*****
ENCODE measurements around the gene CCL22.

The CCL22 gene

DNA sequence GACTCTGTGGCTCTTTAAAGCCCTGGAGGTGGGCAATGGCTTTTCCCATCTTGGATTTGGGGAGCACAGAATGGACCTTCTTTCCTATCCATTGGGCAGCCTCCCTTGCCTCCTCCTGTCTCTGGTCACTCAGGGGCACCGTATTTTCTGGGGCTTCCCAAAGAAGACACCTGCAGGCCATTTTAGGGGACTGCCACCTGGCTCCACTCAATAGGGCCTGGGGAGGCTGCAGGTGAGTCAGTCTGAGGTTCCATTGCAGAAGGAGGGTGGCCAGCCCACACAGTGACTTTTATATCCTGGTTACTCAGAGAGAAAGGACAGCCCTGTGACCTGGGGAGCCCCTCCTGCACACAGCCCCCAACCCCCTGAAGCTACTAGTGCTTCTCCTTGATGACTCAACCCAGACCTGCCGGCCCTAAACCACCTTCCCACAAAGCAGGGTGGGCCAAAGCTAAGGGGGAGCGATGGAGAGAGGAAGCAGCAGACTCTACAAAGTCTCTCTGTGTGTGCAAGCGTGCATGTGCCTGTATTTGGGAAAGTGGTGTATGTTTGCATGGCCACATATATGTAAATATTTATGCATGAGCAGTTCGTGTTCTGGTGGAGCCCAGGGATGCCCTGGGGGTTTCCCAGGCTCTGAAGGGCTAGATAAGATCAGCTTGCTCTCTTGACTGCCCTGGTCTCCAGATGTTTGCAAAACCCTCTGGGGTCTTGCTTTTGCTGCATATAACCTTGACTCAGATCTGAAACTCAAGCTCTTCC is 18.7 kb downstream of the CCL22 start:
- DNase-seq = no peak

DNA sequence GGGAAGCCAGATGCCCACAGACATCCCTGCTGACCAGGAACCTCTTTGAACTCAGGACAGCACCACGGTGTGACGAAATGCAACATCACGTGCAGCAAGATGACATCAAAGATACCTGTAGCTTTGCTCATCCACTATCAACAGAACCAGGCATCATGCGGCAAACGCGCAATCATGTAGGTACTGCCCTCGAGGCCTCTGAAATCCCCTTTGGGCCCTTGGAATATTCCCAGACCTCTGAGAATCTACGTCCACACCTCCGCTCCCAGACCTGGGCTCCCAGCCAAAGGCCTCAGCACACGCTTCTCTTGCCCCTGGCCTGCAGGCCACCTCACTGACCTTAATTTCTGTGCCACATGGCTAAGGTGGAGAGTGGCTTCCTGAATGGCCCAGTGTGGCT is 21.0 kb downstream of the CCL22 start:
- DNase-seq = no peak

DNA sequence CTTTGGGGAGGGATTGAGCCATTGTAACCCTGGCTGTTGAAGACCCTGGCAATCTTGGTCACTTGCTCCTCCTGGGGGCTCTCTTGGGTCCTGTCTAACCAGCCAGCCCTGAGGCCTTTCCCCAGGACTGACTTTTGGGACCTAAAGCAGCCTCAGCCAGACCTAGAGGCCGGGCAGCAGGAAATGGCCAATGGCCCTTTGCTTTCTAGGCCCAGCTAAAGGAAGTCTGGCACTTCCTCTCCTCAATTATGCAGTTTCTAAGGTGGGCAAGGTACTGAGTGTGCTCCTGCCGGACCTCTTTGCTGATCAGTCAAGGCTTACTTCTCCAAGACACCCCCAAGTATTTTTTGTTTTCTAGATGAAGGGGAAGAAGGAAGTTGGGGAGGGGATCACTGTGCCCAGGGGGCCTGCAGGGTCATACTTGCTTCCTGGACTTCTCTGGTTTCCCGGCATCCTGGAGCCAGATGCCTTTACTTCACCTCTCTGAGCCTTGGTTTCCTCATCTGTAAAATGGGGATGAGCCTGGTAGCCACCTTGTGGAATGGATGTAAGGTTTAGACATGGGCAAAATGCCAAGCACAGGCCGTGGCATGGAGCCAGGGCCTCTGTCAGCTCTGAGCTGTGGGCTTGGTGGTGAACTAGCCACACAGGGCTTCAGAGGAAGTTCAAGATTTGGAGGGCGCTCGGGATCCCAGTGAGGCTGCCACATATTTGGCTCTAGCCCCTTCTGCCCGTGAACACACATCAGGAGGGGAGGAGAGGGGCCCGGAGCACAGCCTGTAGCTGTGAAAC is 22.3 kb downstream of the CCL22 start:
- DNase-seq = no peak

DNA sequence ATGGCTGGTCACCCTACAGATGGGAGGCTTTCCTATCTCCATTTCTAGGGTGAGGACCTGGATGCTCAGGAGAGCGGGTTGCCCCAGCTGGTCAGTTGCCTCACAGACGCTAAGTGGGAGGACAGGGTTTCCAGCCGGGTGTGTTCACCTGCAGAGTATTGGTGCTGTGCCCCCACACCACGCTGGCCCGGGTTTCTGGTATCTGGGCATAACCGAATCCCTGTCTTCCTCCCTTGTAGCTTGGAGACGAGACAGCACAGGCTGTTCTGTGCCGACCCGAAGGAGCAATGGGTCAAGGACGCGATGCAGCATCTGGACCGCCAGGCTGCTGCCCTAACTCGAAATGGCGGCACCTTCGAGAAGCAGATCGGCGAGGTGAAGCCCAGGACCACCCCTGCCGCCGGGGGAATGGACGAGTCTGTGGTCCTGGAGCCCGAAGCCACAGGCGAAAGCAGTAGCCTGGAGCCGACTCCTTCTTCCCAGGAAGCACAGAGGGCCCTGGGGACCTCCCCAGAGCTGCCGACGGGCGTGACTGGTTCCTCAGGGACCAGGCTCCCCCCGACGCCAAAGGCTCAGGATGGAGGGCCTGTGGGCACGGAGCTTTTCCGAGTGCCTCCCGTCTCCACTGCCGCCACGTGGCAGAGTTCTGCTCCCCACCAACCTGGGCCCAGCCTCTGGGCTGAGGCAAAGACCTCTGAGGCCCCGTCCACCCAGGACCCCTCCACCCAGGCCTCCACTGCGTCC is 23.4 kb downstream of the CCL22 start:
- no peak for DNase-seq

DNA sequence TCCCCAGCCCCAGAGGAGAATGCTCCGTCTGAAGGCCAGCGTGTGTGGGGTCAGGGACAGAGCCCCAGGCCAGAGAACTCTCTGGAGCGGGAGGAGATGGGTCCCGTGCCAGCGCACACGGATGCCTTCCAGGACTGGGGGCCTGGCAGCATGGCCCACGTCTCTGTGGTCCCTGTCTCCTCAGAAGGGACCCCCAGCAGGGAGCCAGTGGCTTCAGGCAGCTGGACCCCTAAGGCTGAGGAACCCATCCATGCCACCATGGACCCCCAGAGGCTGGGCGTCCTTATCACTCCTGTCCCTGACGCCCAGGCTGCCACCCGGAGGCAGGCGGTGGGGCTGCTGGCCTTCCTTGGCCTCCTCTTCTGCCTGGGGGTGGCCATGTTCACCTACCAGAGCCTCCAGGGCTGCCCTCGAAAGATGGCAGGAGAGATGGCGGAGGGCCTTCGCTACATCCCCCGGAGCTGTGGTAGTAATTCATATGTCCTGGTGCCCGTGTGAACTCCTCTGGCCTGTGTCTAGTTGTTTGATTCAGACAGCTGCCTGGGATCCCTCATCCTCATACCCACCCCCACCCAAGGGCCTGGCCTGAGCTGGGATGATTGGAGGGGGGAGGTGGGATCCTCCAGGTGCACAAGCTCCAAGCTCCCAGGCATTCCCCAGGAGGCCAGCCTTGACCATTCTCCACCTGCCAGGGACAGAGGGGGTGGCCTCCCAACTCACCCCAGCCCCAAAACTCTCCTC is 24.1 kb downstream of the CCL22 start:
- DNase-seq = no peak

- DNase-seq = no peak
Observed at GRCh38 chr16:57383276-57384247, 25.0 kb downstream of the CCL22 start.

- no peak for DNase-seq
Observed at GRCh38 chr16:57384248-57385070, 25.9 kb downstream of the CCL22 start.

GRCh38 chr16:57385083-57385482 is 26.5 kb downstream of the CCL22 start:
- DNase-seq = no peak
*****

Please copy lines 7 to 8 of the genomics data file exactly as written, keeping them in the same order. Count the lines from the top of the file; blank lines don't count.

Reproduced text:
DNA sequence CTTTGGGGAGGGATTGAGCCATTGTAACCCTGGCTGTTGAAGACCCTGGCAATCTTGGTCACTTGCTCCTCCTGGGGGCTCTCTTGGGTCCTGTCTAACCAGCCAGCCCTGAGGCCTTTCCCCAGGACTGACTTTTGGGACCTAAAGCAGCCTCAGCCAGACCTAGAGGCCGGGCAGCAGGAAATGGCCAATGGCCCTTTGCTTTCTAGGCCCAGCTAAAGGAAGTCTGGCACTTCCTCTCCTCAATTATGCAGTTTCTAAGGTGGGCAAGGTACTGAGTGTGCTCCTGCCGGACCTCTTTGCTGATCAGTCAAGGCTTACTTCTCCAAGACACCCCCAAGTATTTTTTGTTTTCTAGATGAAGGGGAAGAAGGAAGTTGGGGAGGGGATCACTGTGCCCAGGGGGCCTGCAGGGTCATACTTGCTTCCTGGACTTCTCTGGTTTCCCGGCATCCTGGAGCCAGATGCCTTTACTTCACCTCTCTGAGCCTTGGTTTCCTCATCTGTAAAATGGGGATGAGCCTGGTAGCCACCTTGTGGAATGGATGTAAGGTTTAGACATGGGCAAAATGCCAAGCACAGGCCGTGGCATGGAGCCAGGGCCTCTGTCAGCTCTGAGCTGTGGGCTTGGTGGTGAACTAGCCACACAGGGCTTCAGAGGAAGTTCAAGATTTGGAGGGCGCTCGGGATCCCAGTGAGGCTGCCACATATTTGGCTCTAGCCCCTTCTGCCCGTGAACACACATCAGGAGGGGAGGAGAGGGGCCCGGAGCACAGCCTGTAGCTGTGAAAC is 22.3 kb downstream of the CCL22 start:
- DNase-seq = no peak